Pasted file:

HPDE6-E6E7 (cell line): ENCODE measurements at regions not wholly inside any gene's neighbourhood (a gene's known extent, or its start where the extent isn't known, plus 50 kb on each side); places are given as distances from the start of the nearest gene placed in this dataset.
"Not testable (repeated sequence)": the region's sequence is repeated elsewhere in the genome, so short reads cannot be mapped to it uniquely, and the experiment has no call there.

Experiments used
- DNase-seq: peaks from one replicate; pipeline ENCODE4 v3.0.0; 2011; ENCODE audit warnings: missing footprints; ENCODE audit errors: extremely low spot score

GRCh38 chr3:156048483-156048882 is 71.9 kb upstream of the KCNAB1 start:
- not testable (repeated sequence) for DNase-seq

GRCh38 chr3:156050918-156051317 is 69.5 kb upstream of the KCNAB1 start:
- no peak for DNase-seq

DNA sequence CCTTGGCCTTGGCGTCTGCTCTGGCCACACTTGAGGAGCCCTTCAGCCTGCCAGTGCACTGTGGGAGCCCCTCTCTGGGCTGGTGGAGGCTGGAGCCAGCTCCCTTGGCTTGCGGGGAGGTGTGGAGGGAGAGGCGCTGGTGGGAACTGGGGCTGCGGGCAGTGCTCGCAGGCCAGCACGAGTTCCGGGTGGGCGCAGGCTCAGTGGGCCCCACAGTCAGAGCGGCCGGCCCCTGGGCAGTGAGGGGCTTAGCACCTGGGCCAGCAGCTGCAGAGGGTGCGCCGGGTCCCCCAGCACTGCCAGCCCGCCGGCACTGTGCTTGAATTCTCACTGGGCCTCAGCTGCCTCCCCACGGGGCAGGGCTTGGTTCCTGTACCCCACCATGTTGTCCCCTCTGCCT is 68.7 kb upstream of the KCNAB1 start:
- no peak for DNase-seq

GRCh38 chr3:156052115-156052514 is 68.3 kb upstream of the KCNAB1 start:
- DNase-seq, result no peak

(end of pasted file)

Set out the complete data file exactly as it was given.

HPDE6-E6E7 (cell line): ENCODE measurements at regions not wholly inside any gene's neighbourhood (a gene's known extent, or its start where the extent isn't known, plus 50 kb on each side); places are given as distances from the start of the nearest gene placed in this dataset.
"Not testable (repeated sequence)": the region's sequence is repeated elsewhere in the genome, so short reads cannot be mapped to it uniquely, and the experiment has no call there.

Experiments used
- DNase-seq: peaks from one replicate; pipeline ENCODE4 v3.0.0; 2011; ENCODE audit warnings: missing footprints; ENCODE audit errors: extremely low spot score

GRCh38 chr3:156048483-156048882 is 71.9 kb upstream of the KCNAB1 start:
- not testable (repeated sequence) for DNase-seq

GRCh38 chr3:156050918-156051317 is 69.5 kb upstream of the KCNAB1 start:
- no peak for DNase-seq

DNA sequence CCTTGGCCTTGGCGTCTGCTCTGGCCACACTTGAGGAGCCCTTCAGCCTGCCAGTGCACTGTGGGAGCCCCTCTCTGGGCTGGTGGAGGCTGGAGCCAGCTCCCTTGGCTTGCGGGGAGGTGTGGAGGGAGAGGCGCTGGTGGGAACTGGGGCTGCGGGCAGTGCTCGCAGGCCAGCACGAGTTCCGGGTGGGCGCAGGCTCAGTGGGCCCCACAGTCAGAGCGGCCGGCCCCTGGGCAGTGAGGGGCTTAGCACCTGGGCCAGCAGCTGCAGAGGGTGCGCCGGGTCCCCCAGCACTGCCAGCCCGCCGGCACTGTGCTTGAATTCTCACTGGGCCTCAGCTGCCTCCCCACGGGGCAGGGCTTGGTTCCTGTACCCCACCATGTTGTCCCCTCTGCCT is 68.7 kb upstream of the KCNAB1 start:
- no peak for DNase-seq

GRCh38 chr3:156052115-156052514 is 68.3 kb upstream of the KCNAB1 start:
- DNase-seq, result no peak